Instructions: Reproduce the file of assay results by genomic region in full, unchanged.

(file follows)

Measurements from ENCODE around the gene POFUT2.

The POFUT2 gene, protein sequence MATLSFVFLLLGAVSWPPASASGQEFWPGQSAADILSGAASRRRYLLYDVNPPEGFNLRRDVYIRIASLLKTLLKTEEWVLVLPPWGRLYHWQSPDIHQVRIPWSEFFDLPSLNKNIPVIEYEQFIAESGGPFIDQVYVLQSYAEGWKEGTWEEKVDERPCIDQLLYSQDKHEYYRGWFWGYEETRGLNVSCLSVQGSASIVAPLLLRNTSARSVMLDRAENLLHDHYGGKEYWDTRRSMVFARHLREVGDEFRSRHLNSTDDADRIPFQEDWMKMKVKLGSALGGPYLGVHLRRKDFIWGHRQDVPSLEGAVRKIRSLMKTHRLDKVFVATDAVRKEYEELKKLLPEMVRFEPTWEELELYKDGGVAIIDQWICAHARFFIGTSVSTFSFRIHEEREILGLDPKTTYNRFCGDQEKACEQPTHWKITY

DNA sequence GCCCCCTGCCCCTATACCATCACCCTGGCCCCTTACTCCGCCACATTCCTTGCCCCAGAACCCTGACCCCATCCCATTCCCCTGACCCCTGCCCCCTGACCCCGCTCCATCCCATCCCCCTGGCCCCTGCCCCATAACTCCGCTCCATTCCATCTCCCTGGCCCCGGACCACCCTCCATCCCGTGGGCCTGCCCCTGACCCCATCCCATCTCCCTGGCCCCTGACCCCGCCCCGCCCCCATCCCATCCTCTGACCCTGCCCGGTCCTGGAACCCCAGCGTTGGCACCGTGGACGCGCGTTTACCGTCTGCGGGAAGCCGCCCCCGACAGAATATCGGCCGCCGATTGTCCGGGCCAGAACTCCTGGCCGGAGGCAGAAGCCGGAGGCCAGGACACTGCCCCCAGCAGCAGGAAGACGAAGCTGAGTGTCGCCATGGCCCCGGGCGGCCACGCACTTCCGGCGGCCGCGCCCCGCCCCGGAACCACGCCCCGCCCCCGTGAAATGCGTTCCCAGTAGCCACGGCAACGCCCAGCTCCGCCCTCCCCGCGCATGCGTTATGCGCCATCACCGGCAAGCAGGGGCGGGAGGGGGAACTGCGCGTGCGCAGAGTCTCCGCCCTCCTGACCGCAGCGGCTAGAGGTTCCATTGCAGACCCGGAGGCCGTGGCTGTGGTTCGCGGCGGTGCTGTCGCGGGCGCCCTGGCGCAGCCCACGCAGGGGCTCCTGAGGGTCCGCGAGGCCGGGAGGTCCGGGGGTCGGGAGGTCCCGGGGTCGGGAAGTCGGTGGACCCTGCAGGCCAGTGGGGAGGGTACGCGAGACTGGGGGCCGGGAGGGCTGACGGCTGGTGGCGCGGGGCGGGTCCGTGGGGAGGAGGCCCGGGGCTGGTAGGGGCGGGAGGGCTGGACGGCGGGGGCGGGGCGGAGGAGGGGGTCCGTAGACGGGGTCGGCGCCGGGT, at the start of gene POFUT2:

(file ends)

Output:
Measurements from ENCODE around the gene POFUT2.

The POFUT2 gene, protein sequence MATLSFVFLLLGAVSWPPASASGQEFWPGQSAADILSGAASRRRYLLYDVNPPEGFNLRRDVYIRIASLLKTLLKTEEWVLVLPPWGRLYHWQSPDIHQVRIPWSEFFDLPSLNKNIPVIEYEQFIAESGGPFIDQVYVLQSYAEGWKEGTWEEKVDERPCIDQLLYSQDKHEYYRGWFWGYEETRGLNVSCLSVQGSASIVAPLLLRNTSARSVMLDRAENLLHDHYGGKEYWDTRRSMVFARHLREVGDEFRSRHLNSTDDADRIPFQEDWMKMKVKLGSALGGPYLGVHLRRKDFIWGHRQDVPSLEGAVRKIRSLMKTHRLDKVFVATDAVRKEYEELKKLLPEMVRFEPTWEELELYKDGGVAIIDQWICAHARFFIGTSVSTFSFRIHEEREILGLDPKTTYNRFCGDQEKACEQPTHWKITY

DNA sequence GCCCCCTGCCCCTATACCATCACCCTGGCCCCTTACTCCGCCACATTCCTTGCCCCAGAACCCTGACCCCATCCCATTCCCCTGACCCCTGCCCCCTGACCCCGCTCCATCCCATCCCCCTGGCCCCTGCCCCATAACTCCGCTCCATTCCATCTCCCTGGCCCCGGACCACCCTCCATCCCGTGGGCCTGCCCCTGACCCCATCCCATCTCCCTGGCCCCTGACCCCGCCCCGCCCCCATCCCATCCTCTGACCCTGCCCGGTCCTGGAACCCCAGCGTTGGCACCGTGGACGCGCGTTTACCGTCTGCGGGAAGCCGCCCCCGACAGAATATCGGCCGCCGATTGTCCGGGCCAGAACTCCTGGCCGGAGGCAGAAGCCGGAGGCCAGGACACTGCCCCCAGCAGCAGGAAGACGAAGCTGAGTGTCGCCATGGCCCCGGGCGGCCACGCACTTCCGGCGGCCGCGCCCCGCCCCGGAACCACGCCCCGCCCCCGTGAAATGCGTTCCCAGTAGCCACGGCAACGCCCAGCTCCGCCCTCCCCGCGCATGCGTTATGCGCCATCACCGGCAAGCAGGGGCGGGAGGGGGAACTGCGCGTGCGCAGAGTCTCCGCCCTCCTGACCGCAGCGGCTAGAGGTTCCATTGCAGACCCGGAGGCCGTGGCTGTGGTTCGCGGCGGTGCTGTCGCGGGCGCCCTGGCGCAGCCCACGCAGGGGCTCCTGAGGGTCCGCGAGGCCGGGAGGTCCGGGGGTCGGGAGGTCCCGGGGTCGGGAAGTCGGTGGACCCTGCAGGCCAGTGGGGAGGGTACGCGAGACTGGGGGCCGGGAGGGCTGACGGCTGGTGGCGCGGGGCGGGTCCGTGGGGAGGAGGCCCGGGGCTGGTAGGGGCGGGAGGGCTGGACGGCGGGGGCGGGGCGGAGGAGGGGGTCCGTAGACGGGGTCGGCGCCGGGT, at the start of gene POFUT2: